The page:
Is Sir Roy getting his job figures in a twist?

At his appearance at the Transport Select Committee this morning, Sir Roy McNulty claimed that our figures on estimated jobs at risk as a result of the recommendations in his report were “exaggerated”.

In our briefing on the government’s Rail Command Paper, rail unions involved in the Action for Rail campaign indicated that over 20,000 jobs in the UK rail industry were ‘at risk’ as a result of the recommendations in the McNulty Review that Network Rail and Train Operating Companies were being asked to implement.

Sir Roy claims the true figure would be in the region of 6,000 at most.

Which one of us is closer to the truth? 

By extrapolating from the McNulty Review, our briefing indicated the total numbers of jobs at risk broke down as follows:

Job type Numbers at risk
Non-driver on-train staff 6,800
Maintenance, Signalling and Operations Staff 6,300
Ticket retail in E and D stations 2,000
Station staff 5,500
Total 20,600


What does Sir Roy McNulty say in the final report of the Rail Value for Money study?

The following are direct quotes from ‘Realising the potential of GB rail: the final report of the Rail Value for Money study’ published in May 2010.

Non-driver on-train staff

McNulty says:

“The Study has reviewed the number and cost to the industry of the second member of the train crew employed by most TOCs – known as guards, conductors or train managers – of which there are 6,800.”

McNulty recommends:

“The financial imperatives facing the industry, the need to change radically the cost structure of the industry, and the availability of new communications technology has led the Study to recommend that the default position for all services on the GB rail network should be DOO (Driver Only Operation)”

NR Maintenance, Signalling and Operations Staff

McNulty says:

“The Study understands that, in order to meet its efficiency targets, NR expects to reduce staff numbers over Control Period 4 (CP4) by 6,300. Much of the reduction could come from the maintenance function, with further reductions from investment projects, and from operations staff (signallers and others). This equates to a 17% reduction in staff numbers and is predicted to deliver a corresponding 21% reduction in staff costs.”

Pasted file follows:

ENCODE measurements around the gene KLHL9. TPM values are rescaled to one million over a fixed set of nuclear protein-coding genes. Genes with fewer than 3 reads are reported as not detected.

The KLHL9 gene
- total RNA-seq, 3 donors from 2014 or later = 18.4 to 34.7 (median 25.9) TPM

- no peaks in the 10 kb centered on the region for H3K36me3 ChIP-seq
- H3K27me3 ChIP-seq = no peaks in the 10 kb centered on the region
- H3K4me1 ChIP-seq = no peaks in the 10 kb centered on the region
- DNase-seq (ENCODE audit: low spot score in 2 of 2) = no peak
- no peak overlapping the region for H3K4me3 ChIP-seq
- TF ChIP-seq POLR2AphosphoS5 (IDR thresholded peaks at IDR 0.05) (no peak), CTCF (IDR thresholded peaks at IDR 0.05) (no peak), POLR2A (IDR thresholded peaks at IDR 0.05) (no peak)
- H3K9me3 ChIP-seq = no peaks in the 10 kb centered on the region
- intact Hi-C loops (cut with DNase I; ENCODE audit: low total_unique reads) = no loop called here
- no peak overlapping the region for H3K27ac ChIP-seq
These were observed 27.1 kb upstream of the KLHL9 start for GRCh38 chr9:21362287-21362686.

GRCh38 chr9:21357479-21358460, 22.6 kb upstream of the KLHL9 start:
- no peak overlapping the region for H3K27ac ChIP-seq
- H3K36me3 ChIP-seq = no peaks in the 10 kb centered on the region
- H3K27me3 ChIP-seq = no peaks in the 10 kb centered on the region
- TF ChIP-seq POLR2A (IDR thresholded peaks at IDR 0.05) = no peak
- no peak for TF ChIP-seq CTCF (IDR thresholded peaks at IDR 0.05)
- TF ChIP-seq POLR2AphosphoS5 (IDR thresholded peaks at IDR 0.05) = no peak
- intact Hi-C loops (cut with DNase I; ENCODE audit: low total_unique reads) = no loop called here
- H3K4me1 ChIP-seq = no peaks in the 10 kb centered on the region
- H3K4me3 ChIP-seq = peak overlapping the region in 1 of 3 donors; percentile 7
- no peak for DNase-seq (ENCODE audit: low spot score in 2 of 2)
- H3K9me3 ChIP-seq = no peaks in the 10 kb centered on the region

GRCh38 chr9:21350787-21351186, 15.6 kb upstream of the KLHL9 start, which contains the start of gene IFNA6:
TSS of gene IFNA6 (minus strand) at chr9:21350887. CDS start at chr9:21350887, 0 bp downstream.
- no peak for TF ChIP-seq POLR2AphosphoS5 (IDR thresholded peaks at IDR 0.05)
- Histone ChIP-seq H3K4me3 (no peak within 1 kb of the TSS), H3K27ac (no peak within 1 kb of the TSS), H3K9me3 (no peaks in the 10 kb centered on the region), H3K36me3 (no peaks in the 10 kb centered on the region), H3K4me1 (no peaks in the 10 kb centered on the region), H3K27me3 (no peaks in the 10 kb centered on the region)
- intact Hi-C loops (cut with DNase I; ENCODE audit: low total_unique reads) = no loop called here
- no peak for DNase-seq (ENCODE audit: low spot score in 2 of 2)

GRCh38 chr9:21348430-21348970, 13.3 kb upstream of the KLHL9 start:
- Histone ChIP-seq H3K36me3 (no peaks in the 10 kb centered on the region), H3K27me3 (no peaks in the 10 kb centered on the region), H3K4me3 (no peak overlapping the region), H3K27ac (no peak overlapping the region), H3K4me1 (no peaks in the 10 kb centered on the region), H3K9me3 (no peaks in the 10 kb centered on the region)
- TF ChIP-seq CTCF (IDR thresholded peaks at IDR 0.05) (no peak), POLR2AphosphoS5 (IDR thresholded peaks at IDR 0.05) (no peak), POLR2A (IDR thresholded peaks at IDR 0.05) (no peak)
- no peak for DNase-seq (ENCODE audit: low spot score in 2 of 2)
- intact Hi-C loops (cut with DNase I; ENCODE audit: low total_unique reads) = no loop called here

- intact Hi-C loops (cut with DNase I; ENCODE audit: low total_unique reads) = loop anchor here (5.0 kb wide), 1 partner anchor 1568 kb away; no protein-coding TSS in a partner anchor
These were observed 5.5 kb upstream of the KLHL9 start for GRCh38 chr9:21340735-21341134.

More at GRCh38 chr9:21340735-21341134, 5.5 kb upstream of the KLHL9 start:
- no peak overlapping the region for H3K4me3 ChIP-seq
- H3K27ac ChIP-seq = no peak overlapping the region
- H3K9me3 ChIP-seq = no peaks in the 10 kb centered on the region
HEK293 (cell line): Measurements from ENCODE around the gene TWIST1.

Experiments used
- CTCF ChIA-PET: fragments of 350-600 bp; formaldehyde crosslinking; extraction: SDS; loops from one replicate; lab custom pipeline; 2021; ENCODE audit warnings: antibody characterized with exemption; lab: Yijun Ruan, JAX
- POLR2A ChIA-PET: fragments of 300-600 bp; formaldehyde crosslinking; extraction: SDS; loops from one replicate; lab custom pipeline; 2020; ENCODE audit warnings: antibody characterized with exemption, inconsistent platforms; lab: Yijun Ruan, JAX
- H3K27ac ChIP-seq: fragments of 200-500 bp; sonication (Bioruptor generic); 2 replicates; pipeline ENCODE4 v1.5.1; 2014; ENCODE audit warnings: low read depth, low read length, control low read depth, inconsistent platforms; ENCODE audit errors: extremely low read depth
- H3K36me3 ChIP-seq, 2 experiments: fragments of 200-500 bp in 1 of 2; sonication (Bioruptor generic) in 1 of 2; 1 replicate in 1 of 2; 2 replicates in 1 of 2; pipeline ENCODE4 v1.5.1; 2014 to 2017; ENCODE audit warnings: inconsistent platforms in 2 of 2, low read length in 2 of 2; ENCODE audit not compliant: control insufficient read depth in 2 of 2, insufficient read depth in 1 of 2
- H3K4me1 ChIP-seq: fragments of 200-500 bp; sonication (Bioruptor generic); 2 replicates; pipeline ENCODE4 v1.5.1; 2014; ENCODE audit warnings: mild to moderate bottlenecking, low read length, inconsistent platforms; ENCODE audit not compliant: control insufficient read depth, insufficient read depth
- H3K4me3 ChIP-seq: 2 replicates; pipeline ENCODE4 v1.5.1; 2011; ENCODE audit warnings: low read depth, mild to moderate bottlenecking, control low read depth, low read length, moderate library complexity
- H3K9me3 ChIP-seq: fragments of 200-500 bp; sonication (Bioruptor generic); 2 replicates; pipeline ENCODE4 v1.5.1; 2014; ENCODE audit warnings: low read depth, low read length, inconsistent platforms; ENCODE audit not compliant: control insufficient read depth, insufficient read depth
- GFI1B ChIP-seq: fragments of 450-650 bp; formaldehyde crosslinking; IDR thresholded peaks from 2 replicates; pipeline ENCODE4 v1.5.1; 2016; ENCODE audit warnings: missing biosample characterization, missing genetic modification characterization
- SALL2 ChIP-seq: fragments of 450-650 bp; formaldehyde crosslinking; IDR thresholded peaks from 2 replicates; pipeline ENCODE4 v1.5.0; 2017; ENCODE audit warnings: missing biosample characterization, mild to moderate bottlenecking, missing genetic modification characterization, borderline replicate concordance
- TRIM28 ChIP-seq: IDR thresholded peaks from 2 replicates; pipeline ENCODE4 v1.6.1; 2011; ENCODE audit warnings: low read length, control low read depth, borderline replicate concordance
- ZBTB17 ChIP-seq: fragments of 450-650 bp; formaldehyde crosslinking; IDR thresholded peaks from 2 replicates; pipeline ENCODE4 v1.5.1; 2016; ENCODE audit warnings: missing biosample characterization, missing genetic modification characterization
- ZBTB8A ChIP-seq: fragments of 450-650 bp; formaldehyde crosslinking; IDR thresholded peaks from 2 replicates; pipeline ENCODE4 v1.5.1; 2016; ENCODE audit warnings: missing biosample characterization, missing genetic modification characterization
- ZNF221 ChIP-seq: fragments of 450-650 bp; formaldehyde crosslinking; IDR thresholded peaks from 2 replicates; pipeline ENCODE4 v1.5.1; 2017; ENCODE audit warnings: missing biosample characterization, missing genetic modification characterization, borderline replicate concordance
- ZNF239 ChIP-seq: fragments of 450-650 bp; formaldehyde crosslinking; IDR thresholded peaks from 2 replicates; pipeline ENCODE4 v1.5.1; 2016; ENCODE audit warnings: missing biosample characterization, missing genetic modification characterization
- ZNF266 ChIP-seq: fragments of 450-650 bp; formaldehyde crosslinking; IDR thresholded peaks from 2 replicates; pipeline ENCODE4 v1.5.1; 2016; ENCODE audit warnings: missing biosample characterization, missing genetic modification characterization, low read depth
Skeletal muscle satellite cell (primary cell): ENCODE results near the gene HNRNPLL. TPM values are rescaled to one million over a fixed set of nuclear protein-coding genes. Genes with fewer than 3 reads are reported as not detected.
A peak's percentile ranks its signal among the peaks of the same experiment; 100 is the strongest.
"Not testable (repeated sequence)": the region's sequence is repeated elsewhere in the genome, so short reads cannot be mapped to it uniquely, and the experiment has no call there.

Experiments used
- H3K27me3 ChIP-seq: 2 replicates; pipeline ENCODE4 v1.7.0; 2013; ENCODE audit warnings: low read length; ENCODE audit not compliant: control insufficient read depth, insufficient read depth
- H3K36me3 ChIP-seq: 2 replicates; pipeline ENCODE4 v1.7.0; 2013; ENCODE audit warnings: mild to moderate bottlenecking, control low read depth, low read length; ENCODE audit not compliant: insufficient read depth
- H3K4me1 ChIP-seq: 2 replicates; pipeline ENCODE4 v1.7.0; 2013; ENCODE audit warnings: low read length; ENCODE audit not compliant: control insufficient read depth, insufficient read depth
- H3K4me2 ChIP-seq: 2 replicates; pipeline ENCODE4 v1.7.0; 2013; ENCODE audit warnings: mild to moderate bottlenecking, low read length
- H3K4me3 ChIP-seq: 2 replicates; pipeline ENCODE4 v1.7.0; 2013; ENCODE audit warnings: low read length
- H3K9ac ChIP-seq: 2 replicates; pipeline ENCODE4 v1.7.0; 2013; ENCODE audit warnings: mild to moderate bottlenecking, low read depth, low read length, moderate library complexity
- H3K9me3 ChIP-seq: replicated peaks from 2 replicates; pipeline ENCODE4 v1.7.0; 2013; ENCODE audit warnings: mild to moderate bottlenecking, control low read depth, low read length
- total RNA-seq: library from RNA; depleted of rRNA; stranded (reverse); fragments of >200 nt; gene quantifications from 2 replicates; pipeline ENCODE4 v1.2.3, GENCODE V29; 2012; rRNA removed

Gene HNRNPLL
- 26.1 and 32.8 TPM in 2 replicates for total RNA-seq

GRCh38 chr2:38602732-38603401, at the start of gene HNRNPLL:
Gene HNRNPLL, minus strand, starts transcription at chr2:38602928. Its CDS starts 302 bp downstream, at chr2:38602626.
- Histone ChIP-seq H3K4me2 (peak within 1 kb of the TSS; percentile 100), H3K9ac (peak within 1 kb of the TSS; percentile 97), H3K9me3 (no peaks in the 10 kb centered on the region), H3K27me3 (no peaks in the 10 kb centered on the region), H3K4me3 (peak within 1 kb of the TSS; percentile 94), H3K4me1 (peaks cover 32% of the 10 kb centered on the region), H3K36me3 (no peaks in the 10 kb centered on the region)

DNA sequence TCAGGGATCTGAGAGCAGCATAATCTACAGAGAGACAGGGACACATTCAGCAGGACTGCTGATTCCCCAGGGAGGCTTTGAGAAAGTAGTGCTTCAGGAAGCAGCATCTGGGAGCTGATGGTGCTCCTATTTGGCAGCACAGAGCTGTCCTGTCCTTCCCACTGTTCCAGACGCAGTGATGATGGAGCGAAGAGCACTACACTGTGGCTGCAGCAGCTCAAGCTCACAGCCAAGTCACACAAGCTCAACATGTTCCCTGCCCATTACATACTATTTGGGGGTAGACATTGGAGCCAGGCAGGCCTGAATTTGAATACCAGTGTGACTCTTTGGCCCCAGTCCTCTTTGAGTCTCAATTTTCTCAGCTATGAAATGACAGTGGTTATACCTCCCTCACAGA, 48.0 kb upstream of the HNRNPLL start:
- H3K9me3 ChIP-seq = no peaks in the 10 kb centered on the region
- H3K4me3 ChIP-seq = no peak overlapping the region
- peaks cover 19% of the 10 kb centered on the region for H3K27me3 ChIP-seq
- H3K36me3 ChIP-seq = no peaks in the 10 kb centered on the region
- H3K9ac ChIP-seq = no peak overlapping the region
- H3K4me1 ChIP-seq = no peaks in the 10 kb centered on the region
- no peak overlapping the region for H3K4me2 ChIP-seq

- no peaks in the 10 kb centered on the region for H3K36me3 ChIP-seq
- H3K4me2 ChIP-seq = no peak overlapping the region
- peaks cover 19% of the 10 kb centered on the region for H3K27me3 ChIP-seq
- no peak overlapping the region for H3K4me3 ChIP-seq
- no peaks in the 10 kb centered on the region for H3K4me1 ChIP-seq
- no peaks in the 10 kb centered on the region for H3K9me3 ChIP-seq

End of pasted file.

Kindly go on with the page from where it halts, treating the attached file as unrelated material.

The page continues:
McNulty recommends:

“NR employed 8,600 signalling and operations staff at the beginning of CP4. This number should be able to be reduced to 7,600 by the beginning of CP5. NR employed 18,000 maintenance staff at the beginning of CP4, which could be reduced to 14,000 by the beginning of CP5.”

Retail staff in Category D and E station booking offices

McNulty says:

“Around 5,500 staff work on retail activities, of which 37% (approximately 2,000 people) are employed at small- and medium-sized stations.”

McNulty recommends:

“The closure of all Category E station ticket offices; reducing the opening hours at Category D station ticket offices.”

Station staff

McNulty says:

“Excluding those involved solely in retail, a further 5,500 staff work on stations on the platforms or elsewhere in the station environment. Their primary responsibility is dispatching trains.”

McNulty Recommends:

“The Study recognises that TOCs are free to make commercial judgements on the need for dispatch staff within the bounds of their safety responsibilities and recommends that TOCs should review station staffing as a matter of priority.”


Clearly, all these estimates need to be treated with a great deal of caution and we are not claiming that the higher end figures will materialise in terms of job cuts. 

However, we are confident that the figures contained within our briefing were an accurate reflection of those job numbers that will be under review or actively targeted for cuts as a result of McNulty recommendations. 

Sir Roy’s assertion that we can expect only 6,000 job cuts looks unrealistic given the content of his own report, the figure for Network Rail job cuts in Control Period 4 exceeds that number alone. 

Moreover, our figures may also be on the conservative side given that they do not include other groups within the industry such as catering or cleaning workers.